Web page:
Spaghetti Squash: Not Noodle, Still Delicious

February 25, 2016

It seems as if everywhere I turn, there’s a new recipe for spaghetti squash pasta or bowls or bakes.

And I want to be on board, I really do. But can I admit something?

Spaghetti squash is not my favorite squash. So far as I can tell, it isn’t as sweet, as satisfying, or as hearty as, say, kabocha or red kuri or butternut. Also, it tends to pop up frequently alongside the words “low carb,” and, sadly, this carb-lover has deemed it guilty by association.

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Lest you think I harbor a bias against vegetable “noodles,” I swear I don’t. I love spiralized zucchini and carrot and sweet potato as much as the next person, and maybe even more (though I don’t really see them as a “substitute” for pasta—more like a “delightful reimagining” of pasta).

But spaghetti squash doesn’t taste anything like noodles: It tastes like mush. Healthy, slightly sweet mush, to be sure, but mush all the same. And when you top it with pasta sauce, it becomes all the mushier. I have no problem with mush—a lot of my culinary best friends are mushy (hummus, guacamole, mashed potatoes, I’m looking at you).

It’s a question of context: When I hear about a meal that’s supposed to evoke the experience of eating pasta, a bowl of mush is not what I’m expecting.

When my editor at Food52 and I discussed the idea of spaghetti squash, her question was “Is it possible to make spaghetti squash taste good?” I responded that I honestly wasn’t sure, but that I was up for the challenge. I had two goals:

  1. Offset the mushy texture of spaghetti squash by creating a hearty and textured sauce (rather than a marinara or a vegan cream sauce)
  2. Add flavor to the squash by packing plenty of tomato, garlic, and heat into the sauce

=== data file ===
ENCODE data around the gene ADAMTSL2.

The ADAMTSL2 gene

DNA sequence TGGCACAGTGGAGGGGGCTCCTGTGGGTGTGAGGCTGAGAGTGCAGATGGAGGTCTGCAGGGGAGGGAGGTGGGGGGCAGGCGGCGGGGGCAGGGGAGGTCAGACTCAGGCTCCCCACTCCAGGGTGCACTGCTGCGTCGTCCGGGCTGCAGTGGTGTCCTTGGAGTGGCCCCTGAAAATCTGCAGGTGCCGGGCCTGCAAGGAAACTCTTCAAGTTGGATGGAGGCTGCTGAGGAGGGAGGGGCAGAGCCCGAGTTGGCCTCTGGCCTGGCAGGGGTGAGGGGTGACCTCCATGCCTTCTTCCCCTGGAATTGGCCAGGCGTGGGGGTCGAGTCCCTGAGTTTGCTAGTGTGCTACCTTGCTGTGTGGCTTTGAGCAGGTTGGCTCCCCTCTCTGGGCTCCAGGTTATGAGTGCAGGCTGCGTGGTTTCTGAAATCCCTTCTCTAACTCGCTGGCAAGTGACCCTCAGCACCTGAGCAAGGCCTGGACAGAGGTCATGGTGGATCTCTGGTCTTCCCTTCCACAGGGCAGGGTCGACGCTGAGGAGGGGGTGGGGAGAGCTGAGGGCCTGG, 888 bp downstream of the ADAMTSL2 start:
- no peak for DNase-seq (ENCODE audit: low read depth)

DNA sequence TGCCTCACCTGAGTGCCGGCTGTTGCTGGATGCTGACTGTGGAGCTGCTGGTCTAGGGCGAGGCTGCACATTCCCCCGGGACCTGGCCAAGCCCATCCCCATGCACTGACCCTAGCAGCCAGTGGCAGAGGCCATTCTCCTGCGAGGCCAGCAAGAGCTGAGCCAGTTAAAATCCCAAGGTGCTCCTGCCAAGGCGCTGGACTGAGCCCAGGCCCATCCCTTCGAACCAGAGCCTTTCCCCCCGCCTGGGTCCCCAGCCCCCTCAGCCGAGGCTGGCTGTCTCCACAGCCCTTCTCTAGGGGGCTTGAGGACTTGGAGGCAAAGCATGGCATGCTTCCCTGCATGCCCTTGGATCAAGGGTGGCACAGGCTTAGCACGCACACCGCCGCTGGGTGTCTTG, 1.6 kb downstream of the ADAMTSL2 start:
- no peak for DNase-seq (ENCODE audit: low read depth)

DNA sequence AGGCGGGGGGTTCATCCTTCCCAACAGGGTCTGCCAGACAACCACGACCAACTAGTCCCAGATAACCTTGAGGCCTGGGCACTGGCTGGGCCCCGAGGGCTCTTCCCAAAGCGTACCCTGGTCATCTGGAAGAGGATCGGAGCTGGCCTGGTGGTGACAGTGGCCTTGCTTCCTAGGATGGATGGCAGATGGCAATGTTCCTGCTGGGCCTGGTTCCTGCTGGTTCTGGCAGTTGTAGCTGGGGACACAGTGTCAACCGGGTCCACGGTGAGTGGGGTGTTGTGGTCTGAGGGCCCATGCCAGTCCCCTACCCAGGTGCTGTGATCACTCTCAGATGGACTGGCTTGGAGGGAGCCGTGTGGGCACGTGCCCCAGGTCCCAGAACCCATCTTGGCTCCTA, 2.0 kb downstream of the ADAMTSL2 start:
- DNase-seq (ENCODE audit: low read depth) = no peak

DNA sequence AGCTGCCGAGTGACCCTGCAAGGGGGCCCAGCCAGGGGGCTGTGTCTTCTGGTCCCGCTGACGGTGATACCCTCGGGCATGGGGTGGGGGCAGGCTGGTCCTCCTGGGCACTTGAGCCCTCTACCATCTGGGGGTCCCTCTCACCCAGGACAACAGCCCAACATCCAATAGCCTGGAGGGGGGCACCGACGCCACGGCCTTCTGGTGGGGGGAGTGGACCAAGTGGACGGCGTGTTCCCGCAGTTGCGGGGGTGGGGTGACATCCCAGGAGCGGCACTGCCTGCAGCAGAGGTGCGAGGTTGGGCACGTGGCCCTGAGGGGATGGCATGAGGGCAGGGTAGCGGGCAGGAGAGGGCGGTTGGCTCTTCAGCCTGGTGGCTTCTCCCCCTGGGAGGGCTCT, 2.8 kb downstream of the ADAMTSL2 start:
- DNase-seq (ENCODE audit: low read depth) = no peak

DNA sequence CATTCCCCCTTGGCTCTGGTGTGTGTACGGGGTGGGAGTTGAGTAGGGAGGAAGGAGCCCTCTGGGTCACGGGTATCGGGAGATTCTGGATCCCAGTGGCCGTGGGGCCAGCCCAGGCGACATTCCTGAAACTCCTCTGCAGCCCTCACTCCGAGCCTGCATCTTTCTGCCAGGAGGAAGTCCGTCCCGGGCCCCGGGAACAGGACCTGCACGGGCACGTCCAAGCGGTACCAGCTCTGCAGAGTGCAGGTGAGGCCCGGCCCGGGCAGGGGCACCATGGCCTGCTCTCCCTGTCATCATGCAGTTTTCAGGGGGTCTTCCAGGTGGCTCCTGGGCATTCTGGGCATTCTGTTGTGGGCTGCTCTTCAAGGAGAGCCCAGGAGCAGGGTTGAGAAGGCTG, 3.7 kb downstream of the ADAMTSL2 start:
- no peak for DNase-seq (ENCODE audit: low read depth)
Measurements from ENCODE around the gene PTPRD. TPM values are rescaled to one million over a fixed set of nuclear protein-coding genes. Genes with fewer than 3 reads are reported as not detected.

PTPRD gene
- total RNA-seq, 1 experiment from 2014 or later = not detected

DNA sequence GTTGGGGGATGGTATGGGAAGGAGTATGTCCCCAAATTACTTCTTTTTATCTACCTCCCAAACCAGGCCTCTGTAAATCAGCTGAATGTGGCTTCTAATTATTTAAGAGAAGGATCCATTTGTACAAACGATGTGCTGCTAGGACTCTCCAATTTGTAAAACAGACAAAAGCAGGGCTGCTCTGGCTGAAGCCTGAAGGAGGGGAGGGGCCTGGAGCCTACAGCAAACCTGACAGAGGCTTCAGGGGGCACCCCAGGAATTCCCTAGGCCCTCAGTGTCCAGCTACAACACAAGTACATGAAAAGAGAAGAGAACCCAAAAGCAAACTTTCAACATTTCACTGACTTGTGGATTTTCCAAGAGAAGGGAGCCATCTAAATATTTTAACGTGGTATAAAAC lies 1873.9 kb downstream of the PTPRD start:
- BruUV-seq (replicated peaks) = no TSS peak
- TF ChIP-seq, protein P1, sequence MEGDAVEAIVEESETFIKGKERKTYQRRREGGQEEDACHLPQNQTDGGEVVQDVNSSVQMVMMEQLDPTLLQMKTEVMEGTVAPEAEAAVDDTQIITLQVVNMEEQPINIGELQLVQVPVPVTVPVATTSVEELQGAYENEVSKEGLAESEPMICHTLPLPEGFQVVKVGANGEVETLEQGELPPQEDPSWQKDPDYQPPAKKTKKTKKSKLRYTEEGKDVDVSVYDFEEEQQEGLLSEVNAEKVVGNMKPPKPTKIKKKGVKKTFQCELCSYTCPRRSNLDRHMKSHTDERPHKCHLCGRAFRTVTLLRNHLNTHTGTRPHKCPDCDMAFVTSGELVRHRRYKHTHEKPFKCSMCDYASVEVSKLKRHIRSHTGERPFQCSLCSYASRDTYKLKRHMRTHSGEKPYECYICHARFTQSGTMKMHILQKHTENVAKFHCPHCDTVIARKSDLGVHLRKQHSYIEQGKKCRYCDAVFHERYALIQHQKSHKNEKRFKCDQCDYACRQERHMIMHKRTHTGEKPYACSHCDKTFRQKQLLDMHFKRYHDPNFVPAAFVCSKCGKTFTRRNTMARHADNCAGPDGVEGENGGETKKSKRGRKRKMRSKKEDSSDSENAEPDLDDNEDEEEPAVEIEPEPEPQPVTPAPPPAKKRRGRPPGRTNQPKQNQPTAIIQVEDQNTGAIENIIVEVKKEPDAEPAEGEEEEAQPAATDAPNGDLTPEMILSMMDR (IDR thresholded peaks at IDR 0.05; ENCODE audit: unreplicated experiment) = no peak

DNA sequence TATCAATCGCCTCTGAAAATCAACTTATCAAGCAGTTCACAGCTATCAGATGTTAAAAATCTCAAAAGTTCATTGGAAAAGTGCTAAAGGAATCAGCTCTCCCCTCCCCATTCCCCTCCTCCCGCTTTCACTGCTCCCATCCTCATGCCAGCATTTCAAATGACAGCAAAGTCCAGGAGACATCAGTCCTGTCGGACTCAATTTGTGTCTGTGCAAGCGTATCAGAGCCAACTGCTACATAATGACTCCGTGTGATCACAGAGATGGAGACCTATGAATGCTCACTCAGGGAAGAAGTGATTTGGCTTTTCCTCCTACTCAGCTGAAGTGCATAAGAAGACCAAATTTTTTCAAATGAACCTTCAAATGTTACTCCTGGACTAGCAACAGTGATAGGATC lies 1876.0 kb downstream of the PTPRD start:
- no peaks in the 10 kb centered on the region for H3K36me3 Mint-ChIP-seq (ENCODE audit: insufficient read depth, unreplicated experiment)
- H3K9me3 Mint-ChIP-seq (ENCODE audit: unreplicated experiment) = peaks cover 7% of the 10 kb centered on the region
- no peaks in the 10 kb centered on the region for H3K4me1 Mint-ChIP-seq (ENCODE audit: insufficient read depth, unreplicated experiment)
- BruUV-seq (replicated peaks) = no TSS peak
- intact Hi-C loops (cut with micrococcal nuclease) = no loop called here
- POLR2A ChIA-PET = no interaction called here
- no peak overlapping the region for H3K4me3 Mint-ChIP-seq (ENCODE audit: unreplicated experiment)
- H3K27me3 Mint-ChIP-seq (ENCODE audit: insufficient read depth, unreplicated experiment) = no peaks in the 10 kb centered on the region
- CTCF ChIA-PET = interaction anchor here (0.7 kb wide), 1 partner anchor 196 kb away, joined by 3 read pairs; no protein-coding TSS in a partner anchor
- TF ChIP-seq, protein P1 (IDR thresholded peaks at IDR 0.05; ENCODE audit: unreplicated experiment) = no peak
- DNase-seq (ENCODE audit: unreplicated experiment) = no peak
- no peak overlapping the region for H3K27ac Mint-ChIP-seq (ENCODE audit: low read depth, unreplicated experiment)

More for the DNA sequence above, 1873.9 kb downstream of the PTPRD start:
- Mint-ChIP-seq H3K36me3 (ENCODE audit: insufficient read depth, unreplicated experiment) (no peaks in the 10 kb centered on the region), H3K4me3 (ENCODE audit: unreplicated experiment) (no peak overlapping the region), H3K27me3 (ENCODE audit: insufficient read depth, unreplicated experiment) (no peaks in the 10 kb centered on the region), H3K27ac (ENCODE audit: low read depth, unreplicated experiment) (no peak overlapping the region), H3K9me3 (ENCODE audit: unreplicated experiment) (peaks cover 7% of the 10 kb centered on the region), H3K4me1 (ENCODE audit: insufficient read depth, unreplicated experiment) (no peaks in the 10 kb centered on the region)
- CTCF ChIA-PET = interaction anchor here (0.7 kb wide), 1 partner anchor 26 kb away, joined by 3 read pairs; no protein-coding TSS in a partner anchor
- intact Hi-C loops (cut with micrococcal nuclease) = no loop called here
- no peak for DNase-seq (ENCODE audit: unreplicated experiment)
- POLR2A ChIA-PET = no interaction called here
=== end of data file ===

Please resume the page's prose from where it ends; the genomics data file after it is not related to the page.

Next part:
As it turned out, I love the resulting dish. In truth, I love it mostly for the very easy white bean “ragoût,” which can also be served on traditional pasta, on top of quinoa or another cooked grain, or even over toast. But for the first time, really, I found myself savoring the spaghetti squash, too. Maybe a little texture was all it took, or maybe—having dropped my own limited ideas about how spaghetti squash is supposed to be cooked—I gave myself a chance to enjoy it.

Photo by Mark Weinberg

I doubt that spaghetti squash will become a go-to for me, or that I’ll ever choose to serve it without a super flavorful sauce. But for now, I have proof that it can taste good—really good, in fact—and that’s enough of a reason to keep trying it.

What's your favorite way to prepare spaghetti squash? Tell us in the comments below!

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Gena is a registered dietitian, recipe developer, and food blogger. She's the author of three cookbooks, including Power Plates (2017) and Food52 Vegan (2015). She enjoys cooking vegetables, making bread, and challenging herself with vegan baking projects.


celiaruthless February 29, 2016
I eat spaghetti squash for lunch many days - and have embraced it by acknowledging that it really is not pasta. Current fave: roast a squash, scoop it out; sautee peppers, onions, garlic, tomatoes, and ground turkey, season with harissa and cumin, and toss in cooked squash and kale. I love putting a few pinenuts and a dollop of labneh on after reheating it at work.